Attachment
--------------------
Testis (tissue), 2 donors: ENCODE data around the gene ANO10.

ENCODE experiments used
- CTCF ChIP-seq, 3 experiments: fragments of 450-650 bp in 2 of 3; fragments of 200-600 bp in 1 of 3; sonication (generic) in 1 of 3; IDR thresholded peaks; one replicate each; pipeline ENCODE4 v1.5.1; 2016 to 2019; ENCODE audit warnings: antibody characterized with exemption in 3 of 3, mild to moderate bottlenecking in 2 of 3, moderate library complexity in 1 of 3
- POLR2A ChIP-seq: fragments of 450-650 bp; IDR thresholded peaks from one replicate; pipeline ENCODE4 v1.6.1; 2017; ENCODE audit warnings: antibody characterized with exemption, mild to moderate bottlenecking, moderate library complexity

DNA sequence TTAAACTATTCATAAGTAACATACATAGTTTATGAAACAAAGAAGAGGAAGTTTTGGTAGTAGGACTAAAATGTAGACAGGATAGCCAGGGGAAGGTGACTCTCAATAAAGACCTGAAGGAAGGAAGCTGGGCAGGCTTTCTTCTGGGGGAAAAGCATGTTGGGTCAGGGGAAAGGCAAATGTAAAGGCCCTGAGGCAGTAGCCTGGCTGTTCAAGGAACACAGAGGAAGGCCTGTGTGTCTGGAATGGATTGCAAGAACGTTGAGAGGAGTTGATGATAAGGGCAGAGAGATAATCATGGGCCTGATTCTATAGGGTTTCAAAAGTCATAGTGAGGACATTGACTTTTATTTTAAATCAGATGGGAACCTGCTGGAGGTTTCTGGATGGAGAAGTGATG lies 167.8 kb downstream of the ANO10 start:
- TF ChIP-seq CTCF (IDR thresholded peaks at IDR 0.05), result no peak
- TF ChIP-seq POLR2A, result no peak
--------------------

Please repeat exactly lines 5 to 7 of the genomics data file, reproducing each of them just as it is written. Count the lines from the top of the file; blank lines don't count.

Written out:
DNA sequence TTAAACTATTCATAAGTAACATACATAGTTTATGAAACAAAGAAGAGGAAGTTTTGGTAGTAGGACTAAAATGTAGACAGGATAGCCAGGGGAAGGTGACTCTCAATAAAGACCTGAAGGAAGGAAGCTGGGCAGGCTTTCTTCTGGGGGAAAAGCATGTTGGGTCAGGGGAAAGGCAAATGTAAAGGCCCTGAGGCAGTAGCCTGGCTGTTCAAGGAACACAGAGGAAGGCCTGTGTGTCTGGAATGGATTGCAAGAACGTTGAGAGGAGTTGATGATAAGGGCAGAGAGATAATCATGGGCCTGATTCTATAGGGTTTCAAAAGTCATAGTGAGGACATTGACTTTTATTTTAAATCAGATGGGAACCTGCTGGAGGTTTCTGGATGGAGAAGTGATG lies 167.8 kb downstream of the ANO10 start:
- TF ChIP-seq CTCF (IDR thresholded peaks at IDR 0.05), result no peak
- TF ChIP-seq POLR2A, result no peak